estate are fundamentally unfair because they do not reflect an
individual's ability to pay, except at the time of purchase.
Income tax is based on the fact that a person has income of a certain
level. Sales tax is based on the fact that a person has money to
purchase goods and services. I recognize the need for tax revenue. Tax
my income and purchases at a level required to support the needs of
the government. But why does the government have the power to tax the
house I purchased in 1982 for $35,000 at an assessed value of more
than $300,000 today? Using the U.S. Bureau of Labor Statistics
inflation calculator available on the Internet, my $35,000 home would
now cost approximately $79,400 in 2010 dollars.
How does the government's assessed value of my home reflect my ability
to pay? It doesn't. Our real-estate-value-based taxes do not have an
income component in their calculation. The assessed value reflects the
ability to pay of the person who buys my house for $300,000 if I'm
forced to sell due to the tax burden. Maybe that's the real goal after
Submitted by cnarbey on Fri, 11/12/2010 - 11:55am
I have written the following letter to "The Putnam County Times", to amplify their report on the November 3 Public Hearing on the 2011 budget:
"Your reporter was too brief about the November 3 public hearing.
I did credit the current Board, in the last 3 budgets, with significantly slowing the rate of spending increases incurred by previous administrations. They have also improved the budget process significantly.
However, I did go on to urge them to do more. I feel that public bodies (including schools) should conduct their budgets like families do. When revenue falls (e.g. mortgage tax), spending should be cut, not just held to small increases.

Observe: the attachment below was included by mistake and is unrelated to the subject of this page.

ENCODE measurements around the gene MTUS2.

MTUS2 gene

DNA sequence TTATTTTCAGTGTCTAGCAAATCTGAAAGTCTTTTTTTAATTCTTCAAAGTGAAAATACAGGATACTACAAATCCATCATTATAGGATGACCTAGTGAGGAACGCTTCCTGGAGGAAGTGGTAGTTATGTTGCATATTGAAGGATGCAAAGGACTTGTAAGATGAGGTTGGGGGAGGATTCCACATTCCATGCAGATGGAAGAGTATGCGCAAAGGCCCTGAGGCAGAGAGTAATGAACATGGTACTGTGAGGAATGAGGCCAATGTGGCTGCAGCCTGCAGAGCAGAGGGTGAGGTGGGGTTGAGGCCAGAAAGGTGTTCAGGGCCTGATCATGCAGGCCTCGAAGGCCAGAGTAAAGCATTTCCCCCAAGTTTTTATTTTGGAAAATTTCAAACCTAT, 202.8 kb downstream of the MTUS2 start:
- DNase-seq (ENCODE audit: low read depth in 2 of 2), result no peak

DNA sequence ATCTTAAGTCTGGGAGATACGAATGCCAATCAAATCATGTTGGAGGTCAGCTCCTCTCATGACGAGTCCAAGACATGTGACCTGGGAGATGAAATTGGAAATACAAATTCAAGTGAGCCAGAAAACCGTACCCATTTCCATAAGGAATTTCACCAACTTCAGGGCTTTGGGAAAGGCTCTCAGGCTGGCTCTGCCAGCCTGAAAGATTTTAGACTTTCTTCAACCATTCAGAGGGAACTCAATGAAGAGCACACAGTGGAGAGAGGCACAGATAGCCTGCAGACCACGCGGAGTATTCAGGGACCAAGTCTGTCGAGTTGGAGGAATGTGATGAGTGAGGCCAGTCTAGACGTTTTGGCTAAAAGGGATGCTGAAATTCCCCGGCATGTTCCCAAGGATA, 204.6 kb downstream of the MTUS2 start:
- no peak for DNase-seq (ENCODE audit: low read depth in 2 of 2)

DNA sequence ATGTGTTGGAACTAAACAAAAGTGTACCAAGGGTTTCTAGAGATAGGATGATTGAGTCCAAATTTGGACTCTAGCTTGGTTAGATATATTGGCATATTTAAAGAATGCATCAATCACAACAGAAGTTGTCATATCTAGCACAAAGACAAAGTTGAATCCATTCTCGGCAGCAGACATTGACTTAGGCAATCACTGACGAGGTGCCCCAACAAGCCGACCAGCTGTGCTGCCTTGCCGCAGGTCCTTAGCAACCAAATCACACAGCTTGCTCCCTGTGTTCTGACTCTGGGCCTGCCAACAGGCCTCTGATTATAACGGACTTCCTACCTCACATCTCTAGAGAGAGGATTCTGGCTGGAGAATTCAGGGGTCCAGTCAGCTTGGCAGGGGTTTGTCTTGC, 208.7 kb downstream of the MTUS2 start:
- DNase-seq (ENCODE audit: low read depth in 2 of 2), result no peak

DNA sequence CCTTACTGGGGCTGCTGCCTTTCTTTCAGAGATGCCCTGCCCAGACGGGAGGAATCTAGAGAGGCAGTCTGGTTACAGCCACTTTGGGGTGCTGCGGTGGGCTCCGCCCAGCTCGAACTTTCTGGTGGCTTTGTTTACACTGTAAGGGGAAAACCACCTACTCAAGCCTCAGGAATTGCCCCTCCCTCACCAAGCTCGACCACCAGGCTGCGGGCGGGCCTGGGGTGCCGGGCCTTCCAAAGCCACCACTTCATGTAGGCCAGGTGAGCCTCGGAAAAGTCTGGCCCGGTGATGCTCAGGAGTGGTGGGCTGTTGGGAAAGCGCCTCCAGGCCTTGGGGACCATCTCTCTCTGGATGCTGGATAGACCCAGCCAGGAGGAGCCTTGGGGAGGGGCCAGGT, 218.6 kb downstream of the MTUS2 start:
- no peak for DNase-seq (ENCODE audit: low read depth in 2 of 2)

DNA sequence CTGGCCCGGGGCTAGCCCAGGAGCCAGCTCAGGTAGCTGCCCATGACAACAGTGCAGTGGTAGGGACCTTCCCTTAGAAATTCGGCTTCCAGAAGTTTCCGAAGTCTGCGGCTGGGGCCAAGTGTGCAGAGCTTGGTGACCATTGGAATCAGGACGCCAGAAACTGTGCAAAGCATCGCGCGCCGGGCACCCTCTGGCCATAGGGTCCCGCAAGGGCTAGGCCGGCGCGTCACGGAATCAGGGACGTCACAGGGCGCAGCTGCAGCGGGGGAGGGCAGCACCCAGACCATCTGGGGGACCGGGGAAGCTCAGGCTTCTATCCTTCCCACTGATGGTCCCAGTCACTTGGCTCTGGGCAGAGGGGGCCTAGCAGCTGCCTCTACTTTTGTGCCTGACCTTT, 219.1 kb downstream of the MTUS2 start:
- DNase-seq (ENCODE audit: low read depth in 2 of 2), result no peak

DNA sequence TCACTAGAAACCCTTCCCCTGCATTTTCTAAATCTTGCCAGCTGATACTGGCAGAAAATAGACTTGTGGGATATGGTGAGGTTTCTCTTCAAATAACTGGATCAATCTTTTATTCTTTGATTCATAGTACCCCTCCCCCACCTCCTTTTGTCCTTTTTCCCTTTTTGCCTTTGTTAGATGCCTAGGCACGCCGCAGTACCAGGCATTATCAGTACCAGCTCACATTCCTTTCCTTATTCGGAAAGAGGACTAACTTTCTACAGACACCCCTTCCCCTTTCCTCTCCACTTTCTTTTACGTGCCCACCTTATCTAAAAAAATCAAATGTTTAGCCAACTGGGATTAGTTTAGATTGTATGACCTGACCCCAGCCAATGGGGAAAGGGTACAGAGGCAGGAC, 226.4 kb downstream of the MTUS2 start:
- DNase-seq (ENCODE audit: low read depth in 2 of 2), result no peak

The 2011 budget shows that Kent’s operating spending (excluding the Special Districts, capital expenditures and debt service) has increased since 2006 by 22%. Over this period, spending by Police, Highway and garage has increased by 18%, 26% and 29% respectively (see the table on www.kentfiscalwatch.org). Few residents have seen that kind of increase in their incomes, many even having theirs reduced.
I told the Board that I felt no more "served and protected" by police in Kent than my friends and acquaintances in Putnam Valley and Patterson. I offered Miller Hill Road and White Pond Road out of Kent and into East Fishkill as examples of poorer quality roads in Kent than our neighbors. I urged the Board to start reducing the high cost of the above departments, by reducing manpower and contracting out work, as needed. I feel that there are other departments that could stand a complete re-evaluation. Consolidation is talked about but not acted upon.
The current Board is a qualitative improvement over previous ones. Yet, they are justified in regarding the apathetic response by taxpayers as affirmation that what they have done so far is good enough. There were less than 12 people (6 Kent Fiscal Watch members) in attendance.
Clifford G. Narbey